CAMBRIDGE, Minn., Jun 20, 2011 -- Chris Olson wants single fathers to know that home ownership is possible. Olson recently became a proud homeowner in Cambridge, where he is able to raise his son with the help of a spacious back yard and a sense of pride that comes with owning your own home.
Olson was recognized on Monday by USDA Rural Development State Director Colleen Landkamer during a special June Homeownership Month event at Olson’s home. Olson used Rural Development’s direct home loan program to achieve his goal of home ownership.
“It’s rewarding to see firsthand how USDA Rural Development’s homeownership programs have impacted the lives of people like Chris,” Landkamer said. “Homeownership not only gives people a sense of ownership in their community, it also creates jobs and boosts the regional economy.”
According to the National Association of Realtors, the sale of an existing median-priced home generates over $58,000 in economic activity. This includes over $15,000 in direct real estate industry supports, $5,000 in home furnishings, appliances and landscaping and almost $10,000 in stimulated economic activity. New home sales generate even more activity, including construction costs, materials and jobs.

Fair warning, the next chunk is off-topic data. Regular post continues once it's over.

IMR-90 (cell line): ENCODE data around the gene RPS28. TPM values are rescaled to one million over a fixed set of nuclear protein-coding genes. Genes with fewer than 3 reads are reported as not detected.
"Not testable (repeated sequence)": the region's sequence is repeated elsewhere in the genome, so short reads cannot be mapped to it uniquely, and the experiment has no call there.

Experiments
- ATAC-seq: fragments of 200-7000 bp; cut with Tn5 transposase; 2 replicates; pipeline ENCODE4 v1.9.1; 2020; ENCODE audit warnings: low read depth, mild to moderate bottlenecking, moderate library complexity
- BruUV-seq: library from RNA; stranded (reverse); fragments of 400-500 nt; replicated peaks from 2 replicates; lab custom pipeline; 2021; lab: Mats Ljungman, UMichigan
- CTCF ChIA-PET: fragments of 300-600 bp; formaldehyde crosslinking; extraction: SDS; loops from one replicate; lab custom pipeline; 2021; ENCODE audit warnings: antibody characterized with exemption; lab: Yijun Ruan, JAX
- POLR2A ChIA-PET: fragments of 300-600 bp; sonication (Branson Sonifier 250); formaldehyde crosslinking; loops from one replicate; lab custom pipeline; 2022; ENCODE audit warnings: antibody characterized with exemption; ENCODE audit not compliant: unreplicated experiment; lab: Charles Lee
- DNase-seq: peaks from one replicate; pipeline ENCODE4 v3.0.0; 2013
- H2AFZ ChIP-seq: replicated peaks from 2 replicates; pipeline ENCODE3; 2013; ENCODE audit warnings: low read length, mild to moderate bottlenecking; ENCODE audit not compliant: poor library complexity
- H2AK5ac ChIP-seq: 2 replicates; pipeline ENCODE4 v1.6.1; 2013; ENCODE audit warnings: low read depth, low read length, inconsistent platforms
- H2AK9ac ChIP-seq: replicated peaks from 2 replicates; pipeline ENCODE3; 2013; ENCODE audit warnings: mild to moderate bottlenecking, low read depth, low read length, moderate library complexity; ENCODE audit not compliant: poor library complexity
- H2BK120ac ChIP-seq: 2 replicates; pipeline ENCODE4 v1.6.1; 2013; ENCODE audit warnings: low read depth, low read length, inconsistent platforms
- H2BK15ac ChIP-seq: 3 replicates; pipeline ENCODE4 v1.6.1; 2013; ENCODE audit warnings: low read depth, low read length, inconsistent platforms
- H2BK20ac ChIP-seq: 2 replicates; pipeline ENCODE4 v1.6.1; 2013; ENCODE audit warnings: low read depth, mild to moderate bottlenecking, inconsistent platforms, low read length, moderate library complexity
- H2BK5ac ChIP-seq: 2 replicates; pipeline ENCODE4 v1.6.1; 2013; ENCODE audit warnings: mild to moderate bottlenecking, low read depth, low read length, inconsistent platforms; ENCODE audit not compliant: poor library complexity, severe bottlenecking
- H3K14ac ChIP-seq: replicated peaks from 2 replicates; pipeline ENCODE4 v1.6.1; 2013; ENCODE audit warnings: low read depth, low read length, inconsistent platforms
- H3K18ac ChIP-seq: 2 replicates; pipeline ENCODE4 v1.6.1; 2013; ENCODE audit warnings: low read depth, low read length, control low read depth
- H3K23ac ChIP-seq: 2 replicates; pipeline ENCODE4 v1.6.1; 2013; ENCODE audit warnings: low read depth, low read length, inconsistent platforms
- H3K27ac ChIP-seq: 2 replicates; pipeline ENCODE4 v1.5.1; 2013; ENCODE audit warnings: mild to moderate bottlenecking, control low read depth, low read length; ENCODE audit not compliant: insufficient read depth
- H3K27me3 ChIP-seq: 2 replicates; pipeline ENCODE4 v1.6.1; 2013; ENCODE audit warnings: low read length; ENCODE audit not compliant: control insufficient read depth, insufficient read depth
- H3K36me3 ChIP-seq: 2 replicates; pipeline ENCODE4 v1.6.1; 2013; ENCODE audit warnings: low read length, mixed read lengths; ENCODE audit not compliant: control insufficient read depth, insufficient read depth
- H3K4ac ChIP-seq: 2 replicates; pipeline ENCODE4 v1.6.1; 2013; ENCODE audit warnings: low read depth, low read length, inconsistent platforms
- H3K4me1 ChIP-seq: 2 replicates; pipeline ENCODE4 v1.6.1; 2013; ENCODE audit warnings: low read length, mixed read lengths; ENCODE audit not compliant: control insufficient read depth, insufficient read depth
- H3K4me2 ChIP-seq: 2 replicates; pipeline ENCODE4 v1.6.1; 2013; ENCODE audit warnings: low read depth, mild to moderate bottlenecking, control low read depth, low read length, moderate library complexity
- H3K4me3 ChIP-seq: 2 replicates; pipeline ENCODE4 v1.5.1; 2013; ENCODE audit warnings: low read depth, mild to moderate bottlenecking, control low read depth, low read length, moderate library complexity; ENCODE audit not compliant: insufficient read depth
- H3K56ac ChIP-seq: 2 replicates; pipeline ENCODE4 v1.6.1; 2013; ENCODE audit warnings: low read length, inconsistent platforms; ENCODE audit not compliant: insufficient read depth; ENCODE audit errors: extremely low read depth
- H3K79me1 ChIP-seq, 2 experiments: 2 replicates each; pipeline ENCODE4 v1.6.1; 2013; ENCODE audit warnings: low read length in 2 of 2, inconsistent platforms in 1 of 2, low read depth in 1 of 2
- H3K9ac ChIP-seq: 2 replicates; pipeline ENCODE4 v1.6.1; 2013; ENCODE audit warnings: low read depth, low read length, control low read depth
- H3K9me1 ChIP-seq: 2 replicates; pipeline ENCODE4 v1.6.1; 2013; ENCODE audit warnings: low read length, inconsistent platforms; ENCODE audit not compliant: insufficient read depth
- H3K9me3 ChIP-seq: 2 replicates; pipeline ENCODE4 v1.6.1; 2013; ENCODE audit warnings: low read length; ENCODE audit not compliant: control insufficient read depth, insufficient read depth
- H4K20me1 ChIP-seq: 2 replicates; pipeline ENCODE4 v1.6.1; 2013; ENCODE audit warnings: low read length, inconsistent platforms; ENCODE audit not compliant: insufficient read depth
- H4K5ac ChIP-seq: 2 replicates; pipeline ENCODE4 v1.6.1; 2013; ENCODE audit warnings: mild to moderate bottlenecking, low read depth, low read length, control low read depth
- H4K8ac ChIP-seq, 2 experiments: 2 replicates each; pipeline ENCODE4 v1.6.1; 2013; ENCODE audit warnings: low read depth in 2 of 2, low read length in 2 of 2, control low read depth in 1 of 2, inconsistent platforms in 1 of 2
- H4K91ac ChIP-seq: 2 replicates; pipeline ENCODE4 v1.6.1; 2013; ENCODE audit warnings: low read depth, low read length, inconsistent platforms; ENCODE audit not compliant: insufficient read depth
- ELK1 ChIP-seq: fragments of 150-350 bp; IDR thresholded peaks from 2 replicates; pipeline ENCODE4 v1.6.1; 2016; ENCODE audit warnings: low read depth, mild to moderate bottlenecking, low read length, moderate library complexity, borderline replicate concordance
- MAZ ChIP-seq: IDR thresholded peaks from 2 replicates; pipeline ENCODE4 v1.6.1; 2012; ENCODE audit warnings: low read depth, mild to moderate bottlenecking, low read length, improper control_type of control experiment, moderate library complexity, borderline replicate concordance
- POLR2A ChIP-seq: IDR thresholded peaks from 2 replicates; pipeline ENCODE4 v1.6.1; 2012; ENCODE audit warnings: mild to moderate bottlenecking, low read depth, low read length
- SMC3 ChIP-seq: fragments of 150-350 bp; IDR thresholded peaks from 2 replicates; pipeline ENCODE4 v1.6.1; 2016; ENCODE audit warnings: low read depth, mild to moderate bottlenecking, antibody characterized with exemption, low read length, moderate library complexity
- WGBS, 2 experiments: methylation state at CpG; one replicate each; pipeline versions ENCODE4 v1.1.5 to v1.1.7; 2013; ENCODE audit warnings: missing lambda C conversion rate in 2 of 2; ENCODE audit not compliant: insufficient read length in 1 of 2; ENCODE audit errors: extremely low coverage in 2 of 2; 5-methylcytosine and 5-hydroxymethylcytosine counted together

USDA Rural Development has invested over $1 billion and helped thousands of individuals and families achieve home ownership in rural Minnesota since 2009.
“It’s a great program,” Olson said. “It’s really helped us out a lot and we need to make sure that everyone knows about it.”
Olson used Rural Development’s direct home loan program, which is targeted at low-income borrowers unable to qualify for traditional financing. Applicants must meet credit requirements and demonstrate repayment ability. A payment subsidy could lower the interest rate on direct home loans to one percent.
Rural Development also offers a home loan guarantee program. The guarantee program is intended for median income applicants and “guarantees” loans through traditional lenders such as banks mortgage lenders.
Home repair financing also is available through Rural Development. Low- and very-low income homeowners can receive loans up to $20,000 repayable over 20 years with a one percent interest rate to replace a roof, install a new furnace, replace siding, install window, pay for utility assessments and make other home repairs. Grants up to $7,500 are available to homeowners over the age of 62 and must be used to remove health or safety hazards.
All of Rural Development’s home loan and repair programs are open to qualified applicants living in a rural community of 20,000 people or less regardless of race, color, gender, religion, sexual orientation, marital or family status and disability.
To learn more, visit www.rurdev.usda.gov/mn, or call the area office in Cambridge at (763) 689-3354, ext. 4.
To learn more about the USDA’s Hispanic and Women farmer’s claim process, visit www.farmerclaims.gov.